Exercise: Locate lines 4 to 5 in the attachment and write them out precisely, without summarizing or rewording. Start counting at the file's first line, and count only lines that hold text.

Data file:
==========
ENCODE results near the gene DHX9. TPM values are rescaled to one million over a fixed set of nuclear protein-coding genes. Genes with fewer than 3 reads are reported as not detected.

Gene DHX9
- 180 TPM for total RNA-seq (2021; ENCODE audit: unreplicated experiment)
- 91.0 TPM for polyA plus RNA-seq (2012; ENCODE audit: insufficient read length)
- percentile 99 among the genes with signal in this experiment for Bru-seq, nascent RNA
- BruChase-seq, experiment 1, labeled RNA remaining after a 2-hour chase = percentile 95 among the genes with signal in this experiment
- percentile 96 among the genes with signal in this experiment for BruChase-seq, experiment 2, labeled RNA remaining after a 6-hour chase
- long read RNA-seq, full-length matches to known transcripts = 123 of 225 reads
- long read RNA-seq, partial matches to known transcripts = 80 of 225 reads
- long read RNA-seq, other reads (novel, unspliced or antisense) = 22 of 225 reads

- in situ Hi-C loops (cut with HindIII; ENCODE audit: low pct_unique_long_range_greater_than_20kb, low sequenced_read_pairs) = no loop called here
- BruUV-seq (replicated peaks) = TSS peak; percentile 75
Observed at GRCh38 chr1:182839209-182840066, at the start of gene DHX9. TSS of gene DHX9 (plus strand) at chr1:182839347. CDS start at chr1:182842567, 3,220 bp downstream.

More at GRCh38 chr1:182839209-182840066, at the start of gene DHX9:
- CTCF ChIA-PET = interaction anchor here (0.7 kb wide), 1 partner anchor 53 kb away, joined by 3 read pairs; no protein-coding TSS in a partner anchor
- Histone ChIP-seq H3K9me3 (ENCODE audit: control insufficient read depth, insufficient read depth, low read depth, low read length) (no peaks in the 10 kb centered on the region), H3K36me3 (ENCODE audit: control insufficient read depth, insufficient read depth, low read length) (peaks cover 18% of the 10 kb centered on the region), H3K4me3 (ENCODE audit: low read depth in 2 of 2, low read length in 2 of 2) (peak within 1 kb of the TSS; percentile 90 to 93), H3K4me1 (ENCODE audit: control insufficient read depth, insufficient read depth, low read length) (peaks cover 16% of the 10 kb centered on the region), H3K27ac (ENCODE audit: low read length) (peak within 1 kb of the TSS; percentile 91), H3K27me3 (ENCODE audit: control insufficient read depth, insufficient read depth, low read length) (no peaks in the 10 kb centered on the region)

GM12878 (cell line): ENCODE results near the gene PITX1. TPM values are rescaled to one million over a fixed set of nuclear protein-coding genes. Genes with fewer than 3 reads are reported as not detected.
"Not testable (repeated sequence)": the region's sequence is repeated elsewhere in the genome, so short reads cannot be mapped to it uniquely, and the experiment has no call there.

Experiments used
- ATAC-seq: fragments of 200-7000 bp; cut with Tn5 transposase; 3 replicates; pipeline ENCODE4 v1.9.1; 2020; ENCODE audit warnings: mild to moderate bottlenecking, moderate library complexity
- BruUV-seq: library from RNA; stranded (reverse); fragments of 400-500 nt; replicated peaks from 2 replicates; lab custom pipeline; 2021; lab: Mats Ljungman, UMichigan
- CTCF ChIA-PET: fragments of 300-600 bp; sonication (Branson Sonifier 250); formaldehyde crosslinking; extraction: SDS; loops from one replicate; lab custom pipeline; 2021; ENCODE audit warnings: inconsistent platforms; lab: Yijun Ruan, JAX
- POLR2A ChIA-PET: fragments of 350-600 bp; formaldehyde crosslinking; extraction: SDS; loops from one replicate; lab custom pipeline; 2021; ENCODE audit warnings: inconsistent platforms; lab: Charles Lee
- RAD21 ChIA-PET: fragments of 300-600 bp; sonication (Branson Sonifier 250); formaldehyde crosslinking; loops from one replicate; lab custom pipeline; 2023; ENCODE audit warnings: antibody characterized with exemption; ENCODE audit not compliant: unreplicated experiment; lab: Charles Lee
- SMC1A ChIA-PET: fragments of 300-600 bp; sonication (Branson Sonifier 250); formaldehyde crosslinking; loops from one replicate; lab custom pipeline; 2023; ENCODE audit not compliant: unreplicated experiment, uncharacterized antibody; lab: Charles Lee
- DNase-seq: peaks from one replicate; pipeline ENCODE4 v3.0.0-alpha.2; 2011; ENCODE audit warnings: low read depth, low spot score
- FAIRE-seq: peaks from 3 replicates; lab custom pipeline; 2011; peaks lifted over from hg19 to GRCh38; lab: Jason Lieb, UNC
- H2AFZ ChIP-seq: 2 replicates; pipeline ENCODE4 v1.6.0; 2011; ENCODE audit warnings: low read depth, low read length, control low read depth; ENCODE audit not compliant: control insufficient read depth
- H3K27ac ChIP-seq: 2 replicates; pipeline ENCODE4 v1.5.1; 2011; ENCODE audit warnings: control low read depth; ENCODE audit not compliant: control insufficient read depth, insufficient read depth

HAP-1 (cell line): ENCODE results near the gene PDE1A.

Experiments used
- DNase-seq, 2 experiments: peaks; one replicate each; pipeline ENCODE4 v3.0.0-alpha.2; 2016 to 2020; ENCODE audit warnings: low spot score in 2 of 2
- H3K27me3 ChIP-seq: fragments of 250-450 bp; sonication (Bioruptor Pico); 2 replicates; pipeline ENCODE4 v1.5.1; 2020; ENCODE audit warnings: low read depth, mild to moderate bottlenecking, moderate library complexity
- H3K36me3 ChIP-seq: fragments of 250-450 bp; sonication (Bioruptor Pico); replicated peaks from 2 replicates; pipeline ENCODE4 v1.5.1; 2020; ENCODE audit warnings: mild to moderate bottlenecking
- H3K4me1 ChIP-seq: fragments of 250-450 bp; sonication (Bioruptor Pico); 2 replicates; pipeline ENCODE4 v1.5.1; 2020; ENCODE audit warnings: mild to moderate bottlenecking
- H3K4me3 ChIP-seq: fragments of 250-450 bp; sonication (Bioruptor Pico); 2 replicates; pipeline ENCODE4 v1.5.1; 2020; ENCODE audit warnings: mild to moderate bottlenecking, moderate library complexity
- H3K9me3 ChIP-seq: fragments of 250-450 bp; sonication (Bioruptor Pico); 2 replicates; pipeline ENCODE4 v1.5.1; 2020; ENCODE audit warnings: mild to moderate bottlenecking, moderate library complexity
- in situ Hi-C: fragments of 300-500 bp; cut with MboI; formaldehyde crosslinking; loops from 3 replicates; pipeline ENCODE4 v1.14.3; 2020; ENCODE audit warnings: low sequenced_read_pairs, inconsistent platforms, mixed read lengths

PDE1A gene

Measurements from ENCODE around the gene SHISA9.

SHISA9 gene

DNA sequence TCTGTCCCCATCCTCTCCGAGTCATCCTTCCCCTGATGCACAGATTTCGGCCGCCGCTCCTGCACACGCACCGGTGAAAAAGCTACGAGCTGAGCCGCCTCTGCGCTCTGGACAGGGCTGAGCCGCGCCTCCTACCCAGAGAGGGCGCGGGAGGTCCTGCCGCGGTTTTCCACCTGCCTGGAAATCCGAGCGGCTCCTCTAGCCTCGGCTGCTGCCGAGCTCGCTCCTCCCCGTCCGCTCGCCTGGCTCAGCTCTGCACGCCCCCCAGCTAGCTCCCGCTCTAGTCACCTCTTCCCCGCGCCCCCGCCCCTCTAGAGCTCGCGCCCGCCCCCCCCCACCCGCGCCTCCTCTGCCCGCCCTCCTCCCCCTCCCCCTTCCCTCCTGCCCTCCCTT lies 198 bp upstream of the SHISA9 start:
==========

- 91.0 TPM for polyA plus RNA-seq (2012; ENCODE audit: insufficient read length)
- percentile 99 among the genes with signal in this experiment for Bru-seq, nascent RNA